Leonard “Spike” Johnson is playing poker in the Diablo Theater’s projection booth with Marcus and his gang of teenage minions, when he runs out of money. Holding a strong hand, Spike bets his motorcycle and loses. Marcus gives him a day to find the money to buy back his bike. Spike returns to his apartment over his Aunt Lucy’s garage and receives a thank you note from his young cousin, "Hoax" Wilmet, via a pneumatic tube. Spike picks up a magazine and a flyer for “Horrorscope” falls out. On a lark, he calls the 976 telephone number and hears a pre-recorded voice from the “master,” who tells him his financial prize is only a short distance away if he is brave enough to claim it. Taking this as a sign, Spike sneaks into the main house and is caught by Aunt Lucy stealing money from a fishing trophy. She quotes scripture against stealing, but Spike insists the money is part of his inheritance. His guardian, Lucy, declares she controls his money and his life until he is eighteen. Refusing to give back the money, Spike runs outside. Lucy follows and is met by fish raining down from the sky. Lucy believes it is a sign that God wants Spike to repent. Back in his room, Spike redials the 976 number, which tells him he is now out of debt. The next day, Marty Palmer, a reporter from Modern Miracle Magazine, arrives to talk to Lucy about the fish. Meanwhile, Hoax Wilmet is at school getting his head dunked in a toilet by Marcus and his boys. Spike enters the bathroom, pays off Marcus, then beats up the bullies. That night, Spike spots a pair of leather gloves in a motorcycle shop, but is unable to afford them. He walks outside and finds the “Horrorscope” flyer in his pocket. From a nearby telephone booth, he makes the call and hears “a real man takes what he deserves.” Spike goes back into the store, but decides not to steal the gloves. Outside, the telephone rings. Upon answering it, Spike is advised to look both ways before crossing the street. He hangs up, steps off the curb and, while he reaches for a cigarette, drops his change onto the road. As he bends over to pick it up, a white Mustang with no driver races toward him. Seconds before impact, Marty Palmer sprints across the street and knocks Spike out of the way. Marty tries to get Spike to talk about the falling fish, but he drives off to meet his girl friend, Suzie. They go to his place to make love. Hoax, who is watching them through a telescope, sends a thank you message to Spike via the pneumatic tube. As they leave, Suzie presents Spike with her panties as a souvenir. Hoax sneaks in and finds both Suzie’s underwear and the “Horrorscope” advertisement. When he telephones the flyer’s number, he is told to go to the theater to find the girl of his dreams. At the theater, Spike abandons Suzie to go upstairs and gamble with Marcus and his cronies. Feeling unappreciated, Suzie leaves and bumps into Hoax. They go to a nearby diner where, to Suzie’s surprise, she finds she is enjoying the nerd’s company. A spider falls on their table, but instead of killing it, Hoax takes it outside. Marcus and his gang appear, squish the spider, drag Hoax back inside and discover he has Suzie’s panties. She calls Hoax a pervert, then runs out of the diner. Humiliated, Hoax dials “Horrorscope” and hears he can get revenge on Suzie. Following the “master’s” instructions, he uses his poisonous pet spider as the main ingredient to concoct a spell. Meanwhile, Suzie arrives home and heats up a TV dinner. When she pulls back the foil, hundreds of deadly spiders appear and bite her. Hoax, realizing something is wrong, rushes to Suzie’s and finds her dead. When he gets back home, Lucy accuses him of calling a sex chat number and confiscates his telephone. The next day, Marty Palmer shows up at high school and meets with Angella Martinez, the school counselor. After identifying himself as a private investigator, he asks if he can speak to Spike. Overhearing them, Hoax rushes to warn Spike. He offers to handle Marty, but when Spike scoffs at the idea, Hoax brags about killing Suzie. In a rage, Spike hurls Hoax to the floor, whereupon Hoax swears that one day he will be the one on top looking down on Spike. “Only when hell freezes over,” Spike responds. Later, Marty hunts down the call center where 976-Evil is registered, but is told by the call center owner, Mark Dark, that the line was disconnected three months earlier. Back at school, Hoax feels ill and goes to the bathroom only to be accosted by two of Marcus’s bullies. Claws emerge from his fingertips and he slashes the boys’ faces, and orders them to inform everyone in school that he is never to be touched again. Hoax goes home, walks into the kitchen and retrieves his telephone. When Lucy demands he put it back, he tells her if she values her life she will leave him alone. That night, Marty breaks into the telephone center and enters the door marked “976-Evil.” Finding a dusty and unused automated calling system, he is about to go when he hears a call coming in from Hoax. The machine turns on and asks Hoax if he is ready to accept “the power.” Marty Palmer says,“Yes.” When the line goes dead, a nearby pay telephone rings. Marty answers it and hears a voice telling him he is too late before he is knocked to the floor by an electric jolt. Barely able to walk, he stumbles outside to a waiting Angella. Meanwhile, Hoax turns into a monster with fangs and scaly skin. He goes to the Diablo Theater to find Marcus, the two boys Hoax slashed earlier, and a third punk playing cards. Marcus orders the two wounded boys to take Hoax outside and beat him up. Moments later, Hoax returns holding their beating hearts. The third boy runs off leaving Marcus to defend himself. He pulls a knife, but Hoax slaps him across the room, then uses the knife to cut Marcus’s hand off, before chasing the third boy to the roof and impaling him onto the theater’s neon sign. Marcus hides in the bathroom, attempting to stanch his bleeding stump with toilet paper, but Hoax finds him and rips him apart. Afterward, Hoax returns home and kills Lucy seconds before Marty and Angella drive up outside. Marty climbs up some lattice work to look into the second floor window, but loses his grip when Hoax appears at the window. He falls to the ground, knocking himself unconscious. Angella enters the house to find it covered with ice. Following Hoax’s pleas for help, Angella enters Lucy’s room and discovers cats eating her body. Hoax appears and hurls Angella down the stairs. She jumps back on the stairs when the floor collapses into a bottomless abyss. Spike arrives. He and Marty rush inside, and almost fall into the pit. As Marty helps Angella, Spike takes out a pistol and shoots Hoax, but the bullet barely penetrates his scaly skin. Hoax slaps Spike to the ground, declaring that hell has frozen over. Marty and Angella run upstairs. Hoax waves his arms and the ground beneath them collapses into the pits of hell. Spike enters the room and talks about a cross country motorcycle trip he and Hoax planned to make. He promises they still can do it if Hoax can fight the devil, but when Spike realizes Hoax is gone forever, he pushes him out the window. The boy tumbles into hell, as Marty and Angella embrace. Back at the call center, Mark Dark eats a jelly donut when another 976-Evil call comes in. Laughing, he answers, telling the caller he has something special for him.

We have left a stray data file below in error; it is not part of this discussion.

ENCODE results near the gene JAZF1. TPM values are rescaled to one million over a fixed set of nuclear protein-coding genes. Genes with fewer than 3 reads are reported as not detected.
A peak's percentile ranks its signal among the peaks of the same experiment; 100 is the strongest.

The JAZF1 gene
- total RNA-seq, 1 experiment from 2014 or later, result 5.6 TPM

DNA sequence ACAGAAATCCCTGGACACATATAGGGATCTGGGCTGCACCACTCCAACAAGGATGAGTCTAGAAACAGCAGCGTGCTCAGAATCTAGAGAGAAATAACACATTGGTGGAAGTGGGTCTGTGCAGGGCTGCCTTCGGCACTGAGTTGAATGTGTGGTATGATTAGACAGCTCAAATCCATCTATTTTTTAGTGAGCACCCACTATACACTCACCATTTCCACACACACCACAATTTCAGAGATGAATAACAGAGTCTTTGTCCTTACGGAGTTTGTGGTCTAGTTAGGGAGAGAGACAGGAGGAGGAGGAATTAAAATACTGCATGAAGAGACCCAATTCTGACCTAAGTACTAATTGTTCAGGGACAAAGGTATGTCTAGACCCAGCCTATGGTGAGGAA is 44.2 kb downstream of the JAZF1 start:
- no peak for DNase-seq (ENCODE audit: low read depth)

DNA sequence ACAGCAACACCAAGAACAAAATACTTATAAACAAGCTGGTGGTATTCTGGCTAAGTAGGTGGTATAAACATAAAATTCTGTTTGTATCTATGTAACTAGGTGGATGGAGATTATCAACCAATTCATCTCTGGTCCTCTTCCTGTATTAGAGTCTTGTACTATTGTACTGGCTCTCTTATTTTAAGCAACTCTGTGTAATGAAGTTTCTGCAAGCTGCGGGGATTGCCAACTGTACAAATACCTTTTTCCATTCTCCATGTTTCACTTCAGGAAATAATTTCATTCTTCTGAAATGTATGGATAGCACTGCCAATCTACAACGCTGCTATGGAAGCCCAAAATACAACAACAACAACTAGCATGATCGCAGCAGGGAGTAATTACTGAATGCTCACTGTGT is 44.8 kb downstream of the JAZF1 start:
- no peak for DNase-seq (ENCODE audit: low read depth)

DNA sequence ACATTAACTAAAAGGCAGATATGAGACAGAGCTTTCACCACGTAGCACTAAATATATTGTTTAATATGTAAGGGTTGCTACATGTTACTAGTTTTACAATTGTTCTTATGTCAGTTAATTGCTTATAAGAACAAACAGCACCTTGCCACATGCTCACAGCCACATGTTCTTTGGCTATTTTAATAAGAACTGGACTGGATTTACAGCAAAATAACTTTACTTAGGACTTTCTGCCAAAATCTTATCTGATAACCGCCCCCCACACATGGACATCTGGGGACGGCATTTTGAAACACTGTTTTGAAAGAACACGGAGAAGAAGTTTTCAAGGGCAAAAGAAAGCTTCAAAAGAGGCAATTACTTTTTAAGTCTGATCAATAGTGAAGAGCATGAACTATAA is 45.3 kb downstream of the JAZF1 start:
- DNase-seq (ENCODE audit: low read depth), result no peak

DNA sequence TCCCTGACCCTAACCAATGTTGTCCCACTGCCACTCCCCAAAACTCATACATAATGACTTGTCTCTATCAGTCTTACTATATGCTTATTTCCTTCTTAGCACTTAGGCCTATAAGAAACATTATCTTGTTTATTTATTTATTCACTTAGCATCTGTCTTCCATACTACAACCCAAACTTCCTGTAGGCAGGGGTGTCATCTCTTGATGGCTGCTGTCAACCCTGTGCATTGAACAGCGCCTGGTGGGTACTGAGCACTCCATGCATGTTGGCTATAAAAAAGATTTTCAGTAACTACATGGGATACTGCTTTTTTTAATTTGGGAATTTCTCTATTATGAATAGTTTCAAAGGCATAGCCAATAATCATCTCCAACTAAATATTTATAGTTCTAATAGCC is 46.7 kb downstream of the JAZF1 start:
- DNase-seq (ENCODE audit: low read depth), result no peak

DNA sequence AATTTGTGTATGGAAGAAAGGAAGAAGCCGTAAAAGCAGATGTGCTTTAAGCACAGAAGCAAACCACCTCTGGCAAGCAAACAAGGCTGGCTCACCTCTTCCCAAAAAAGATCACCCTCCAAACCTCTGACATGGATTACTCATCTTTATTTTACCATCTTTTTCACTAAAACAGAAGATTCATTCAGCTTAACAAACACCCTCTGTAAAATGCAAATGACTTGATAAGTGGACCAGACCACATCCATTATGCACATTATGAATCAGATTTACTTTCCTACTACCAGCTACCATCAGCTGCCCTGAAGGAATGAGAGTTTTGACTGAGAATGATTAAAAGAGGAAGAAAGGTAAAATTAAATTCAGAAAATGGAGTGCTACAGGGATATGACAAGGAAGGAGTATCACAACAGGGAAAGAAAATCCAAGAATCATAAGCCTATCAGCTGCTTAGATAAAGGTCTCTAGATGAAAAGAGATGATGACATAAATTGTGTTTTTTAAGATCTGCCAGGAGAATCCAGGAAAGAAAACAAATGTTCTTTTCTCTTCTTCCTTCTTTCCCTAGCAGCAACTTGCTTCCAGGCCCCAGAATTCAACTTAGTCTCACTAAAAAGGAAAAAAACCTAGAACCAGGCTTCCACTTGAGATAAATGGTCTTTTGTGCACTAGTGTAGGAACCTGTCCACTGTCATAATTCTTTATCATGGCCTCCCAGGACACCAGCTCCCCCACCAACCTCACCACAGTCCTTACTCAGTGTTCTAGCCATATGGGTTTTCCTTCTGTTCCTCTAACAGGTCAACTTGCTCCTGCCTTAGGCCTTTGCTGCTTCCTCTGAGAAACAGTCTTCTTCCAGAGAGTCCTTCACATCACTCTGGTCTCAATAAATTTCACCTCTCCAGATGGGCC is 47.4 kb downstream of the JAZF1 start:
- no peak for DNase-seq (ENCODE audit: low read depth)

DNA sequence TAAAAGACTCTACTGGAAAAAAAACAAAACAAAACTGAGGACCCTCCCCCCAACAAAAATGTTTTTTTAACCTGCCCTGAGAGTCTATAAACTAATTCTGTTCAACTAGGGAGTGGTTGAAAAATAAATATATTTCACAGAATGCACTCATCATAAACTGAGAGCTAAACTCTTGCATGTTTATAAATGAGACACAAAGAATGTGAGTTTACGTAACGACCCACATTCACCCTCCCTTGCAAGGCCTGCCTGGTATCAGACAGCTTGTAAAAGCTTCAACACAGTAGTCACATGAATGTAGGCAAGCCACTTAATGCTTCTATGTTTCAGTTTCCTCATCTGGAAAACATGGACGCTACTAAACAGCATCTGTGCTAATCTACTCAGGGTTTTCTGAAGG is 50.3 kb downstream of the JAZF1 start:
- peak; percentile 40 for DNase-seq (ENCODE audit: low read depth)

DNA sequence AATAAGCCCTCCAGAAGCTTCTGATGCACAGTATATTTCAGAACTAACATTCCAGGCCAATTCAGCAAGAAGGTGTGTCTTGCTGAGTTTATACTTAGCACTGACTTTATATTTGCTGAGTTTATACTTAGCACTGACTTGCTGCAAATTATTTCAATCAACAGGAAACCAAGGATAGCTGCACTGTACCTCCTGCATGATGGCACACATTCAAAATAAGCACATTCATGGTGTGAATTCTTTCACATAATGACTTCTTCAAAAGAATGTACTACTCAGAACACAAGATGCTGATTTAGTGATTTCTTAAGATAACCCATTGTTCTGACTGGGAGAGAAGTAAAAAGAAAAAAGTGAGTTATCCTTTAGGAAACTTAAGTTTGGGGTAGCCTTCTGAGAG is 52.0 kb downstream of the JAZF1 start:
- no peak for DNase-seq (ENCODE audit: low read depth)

+

Legend
Viewed by AFI
Partially Viewed
Offscreen Credit
Name Occurs Before Title
AFI Life Achievement Award